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What: Teach the Torches to Burn by Caleb Roehrig

Who: Feiwel & Friends

When: July 25th 2023

How: A copy of this novel was provided by Feiwel & Friends for review.

Verona, Italy. Seventeen-year-old aspiring artist Romeo dreams of a quiet life with someone who loves him just as he is. But as the heir to the Montague family, he is expected to give up his womanly artistic pursuits and uphold the family honor–particularly in their centuries-old blood feud with a rival family, the Capulets. Worse still, he is also expected to marry a well-bred girl approved by his parents and produce heirs. But the more Romeo is forced to mingle with eligible maidens, the harder it is to keep his deepest secret: He only feels attracted to other boys.

In an attempt to forget his troubles for just one night, Romeo joins his cousin in sneaking into a Capulet party. During a fateful encounter in the garden, he meets the kindest, most beautiful boy he’s ever encountered, and is shocked to learn he’s Valentine, the younger brother of one of his closest friends. He is even more shocked to discover that Valentine is just as enamored with Romeo as Romeo is with him.

So begins a tender romance that the boys must hide from their families and friends, each of them longing for a world where they could be together without fear. And as the conflict between the Montagues and Capulets escalates out of control, Romeo and Valentine find themselves in danger of losing each other forever–if not by society’s scorn, then by the edge of a blade.

Teach the Torches to Burn is the diverse Romeo and Juliet retelling from Feiwel & Friends’ Remixed Classics series. I was pretty darn excited for it because the author is Caleb Roehrig, the author of Last Seen Leaving, an incredible queer YA thriller which you need to read if you haven’t already. I was even more excited when I was lucky enough to be approved for an early review copy.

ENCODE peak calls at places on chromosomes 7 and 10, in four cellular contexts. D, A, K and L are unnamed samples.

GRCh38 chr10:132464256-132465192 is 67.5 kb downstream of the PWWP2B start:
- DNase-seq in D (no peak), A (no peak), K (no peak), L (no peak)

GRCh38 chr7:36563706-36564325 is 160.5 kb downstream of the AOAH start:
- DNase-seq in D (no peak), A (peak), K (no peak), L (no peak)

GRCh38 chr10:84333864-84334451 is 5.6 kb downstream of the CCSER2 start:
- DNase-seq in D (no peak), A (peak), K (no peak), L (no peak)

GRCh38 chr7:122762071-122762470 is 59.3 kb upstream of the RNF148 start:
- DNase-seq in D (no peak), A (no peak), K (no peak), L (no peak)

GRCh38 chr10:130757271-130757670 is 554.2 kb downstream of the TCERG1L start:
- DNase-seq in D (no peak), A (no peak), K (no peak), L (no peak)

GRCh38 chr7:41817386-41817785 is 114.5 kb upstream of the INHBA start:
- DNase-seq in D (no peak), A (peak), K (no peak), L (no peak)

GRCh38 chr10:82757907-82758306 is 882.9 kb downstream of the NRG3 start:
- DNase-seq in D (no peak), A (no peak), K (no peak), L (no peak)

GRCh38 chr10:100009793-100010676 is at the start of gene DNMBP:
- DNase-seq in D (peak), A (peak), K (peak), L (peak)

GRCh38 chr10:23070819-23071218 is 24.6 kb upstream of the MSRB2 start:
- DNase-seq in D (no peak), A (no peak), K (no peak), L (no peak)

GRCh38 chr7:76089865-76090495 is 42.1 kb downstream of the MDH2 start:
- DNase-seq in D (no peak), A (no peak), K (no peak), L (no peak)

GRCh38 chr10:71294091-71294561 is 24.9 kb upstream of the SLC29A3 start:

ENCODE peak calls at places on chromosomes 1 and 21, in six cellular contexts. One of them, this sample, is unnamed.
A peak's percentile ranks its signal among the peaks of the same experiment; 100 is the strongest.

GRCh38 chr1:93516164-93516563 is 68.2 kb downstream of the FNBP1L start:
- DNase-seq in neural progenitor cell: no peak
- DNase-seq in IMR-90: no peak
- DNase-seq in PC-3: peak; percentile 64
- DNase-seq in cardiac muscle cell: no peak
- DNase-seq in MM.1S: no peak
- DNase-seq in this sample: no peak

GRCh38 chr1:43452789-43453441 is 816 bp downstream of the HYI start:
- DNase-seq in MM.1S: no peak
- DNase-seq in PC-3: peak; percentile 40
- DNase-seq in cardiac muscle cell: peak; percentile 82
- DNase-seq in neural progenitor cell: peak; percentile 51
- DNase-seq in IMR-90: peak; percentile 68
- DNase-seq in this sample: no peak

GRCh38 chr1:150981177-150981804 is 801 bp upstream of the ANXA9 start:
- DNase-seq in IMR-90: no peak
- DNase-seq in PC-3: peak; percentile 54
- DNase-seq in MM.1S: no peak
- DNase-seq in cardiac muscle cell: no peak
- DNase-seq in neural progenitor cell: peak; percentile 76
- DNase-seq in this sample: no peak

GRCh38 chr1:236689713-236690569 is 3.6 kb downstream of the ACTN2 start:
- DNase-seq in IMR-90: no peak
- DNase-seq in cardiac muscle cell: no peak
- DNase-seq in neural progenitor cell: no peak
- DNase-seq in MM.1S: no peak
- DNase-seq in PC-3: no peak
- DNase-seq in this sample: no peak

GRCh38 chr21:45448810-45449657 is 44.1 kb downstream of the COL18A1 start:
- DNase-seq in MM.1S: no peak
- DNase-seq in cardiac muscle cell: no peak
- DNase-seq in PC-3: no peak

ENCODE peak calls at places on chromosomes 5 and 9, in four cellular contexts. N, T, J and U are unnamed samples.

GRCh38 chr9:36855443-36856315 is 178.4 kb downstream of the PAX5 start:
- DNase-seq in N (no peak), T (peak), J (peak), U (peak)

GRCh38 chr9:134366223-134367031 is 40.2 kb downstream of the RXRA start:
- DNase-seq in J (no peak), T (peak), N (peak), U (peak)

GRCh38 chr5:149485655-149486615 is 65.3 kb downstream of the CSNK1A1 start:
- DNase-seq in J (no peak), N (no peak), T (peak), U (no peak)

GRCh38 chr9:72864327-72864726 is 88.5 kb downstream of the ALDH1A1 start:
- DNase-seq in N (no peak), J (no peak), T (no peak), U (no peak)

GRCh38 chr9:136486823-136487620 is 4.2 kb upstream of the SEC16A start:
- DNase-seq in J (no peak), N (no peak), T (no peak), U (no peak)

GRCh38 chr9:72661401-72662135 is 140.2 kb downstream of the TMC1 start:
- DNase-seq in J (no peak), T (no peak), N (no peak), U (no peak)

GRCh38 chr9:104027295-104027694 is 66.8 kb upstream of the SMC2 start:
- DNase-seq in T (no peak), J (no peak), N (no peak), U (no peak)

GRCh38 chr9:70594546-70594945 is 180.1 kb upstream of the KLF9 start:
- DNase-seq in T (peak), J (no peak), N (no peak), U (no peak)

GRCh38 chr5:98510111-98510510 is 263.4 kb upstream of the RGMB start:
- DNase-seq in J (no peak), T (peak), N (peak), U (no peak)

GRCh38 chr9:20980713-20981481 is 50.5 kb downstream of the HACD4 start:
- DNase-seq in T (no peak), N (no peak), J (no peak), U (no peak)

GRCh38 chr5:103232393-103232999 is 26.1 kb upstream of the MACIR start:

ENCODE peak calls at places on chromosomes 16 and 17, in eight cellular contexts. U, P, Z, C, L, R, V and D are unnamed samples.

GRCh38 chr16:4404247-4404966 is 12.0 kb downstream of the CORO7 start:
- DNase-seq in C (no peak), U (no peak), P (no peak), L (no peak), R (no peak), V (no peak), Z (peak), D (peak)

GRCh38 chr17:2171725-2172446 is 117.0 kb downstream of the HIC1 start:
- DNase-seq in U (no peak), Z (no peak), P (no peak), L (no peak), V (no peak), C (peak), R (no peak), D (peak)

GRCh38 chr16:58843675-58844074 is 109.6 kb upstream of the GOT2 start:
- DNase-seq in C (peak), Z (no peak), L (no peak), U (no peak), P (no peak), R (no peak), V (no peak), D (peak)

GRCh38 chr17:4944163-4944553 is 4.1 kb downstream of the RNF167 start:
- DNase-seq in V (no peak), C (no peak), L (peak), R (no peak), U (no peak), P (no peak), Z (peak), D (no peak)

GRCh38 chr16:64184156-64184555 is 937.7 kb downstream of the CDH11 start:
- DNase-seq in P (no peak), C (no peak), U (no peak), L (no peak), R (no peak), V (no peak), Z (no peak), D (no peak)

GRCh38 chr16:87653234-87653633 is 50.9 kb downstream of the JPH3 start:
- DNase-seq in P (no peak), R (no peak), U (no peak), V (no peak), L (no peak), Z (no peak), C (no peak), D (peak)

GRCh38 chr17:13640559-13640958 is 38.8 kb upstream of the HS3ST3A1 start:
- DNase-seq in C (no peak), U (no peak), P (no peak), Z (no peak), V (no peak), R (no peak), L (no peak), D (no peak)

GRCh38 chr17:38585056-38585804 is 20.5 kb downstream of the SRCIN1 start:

Sadly, that excitement died a swift death from almost the moment I started reading. The writing in this book was over flowery to say the least. It felt like it was trying to emulate a Shakespearean tone but for me it really missed the mark. It didn’t help that there was little to no plot, so the excessively flowery writing was just about Romeo and Valentine and Romeo and Valentine, repeat to fade.

The other thing that really fell flat for me was the fact that this story didn’t stick enough to the story we know in Romeo and Juliet. I understand that it’s a retelling, but when the overarching themes and hugely important scenes from the original are erased, it makes me wonder what the point of the retelling is. For example, when Mercutio dies after Tybalt confronts Romeo (and also dies), he curses both the houses of Montague and Capulet in his dying breath, despite having contributed to the fighting and being best friends with Romeo. This is supposed to hit hard because young people are literally dying in the streets over a pathetic family feud which has no true meaning. But in Teach the Torches to Burn, Mercutio lives, which I think is an interesting choice because that pivotal moment was never delivered. Also, the Mercutio in this book is fully supportive of Romeo and his fight against the Capulets which just… no.

Another element that made me side eye was the fact that Juliet actually exists in this retelling. This move made no sense to me. I think it was a big missed opportunity because, like the move with Mercutio, it took too much away from the point of the original novel. When the love interest isn’t a Capulet then how are the adults in the story supposed to realise that their ridiculous feud resulted in the deaths of their beloved children and thus that said feud was indeed ridiculous and should be ended. With Valentine not being a Capulet none of this was realised. And Romeo and Valentine didn’t have to die for this theme to still come about – the ending still could have been hopeful for the younger audience like the author said he wanted it to be – but it still could have kept with the purpose of the original play.

Anyway, as you can tell I wasn’t on board with this book even though I so badly wanted to be. I’m sure there are folks who will read this and not mind the things I mentioned – I truly didn’t even know I was such a stan for the themes in Romeo and Juliet until I read this book lmao. But if you’re looking for a queer Romeo and Juliet that still holds true the heart of the play then I don’t think this is the one for you.

© 2023, Chiara @ Books for a Delicate Eternity. All rights reserved.

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Posted on: September 19, 2023 • By: Chiara

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